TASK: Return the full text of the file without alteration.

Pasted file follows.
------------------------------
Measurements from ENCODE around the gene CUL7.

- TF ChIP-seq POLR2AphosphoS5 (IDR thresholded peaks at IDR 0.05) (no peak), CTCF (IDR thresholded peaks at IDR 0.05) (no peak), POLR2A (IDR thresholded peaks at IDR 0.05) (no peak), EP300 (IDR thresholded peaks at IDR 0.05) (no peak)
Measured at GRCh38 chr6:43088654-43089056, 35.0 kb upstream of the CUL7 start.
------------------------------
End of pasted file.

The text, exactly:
Measurements from ENCODE around the gene CUL7.

- TF ChIP-seq POLR2AphosphoS5 (IDR thresholded peaks at IDR 0.05) (no peak), CTCF (IDR thresholded peaks at IDR 0.05) (no peak), POLR2A (IDR thresholded peaks at IDR 0.05) (no peak), EP300 (IDR thresholded peaks at IDR 0.05) (no peak)
Measured at GRCh38 chr6:43088654-43089056, 35.0 kb upstream of the CUL7 start.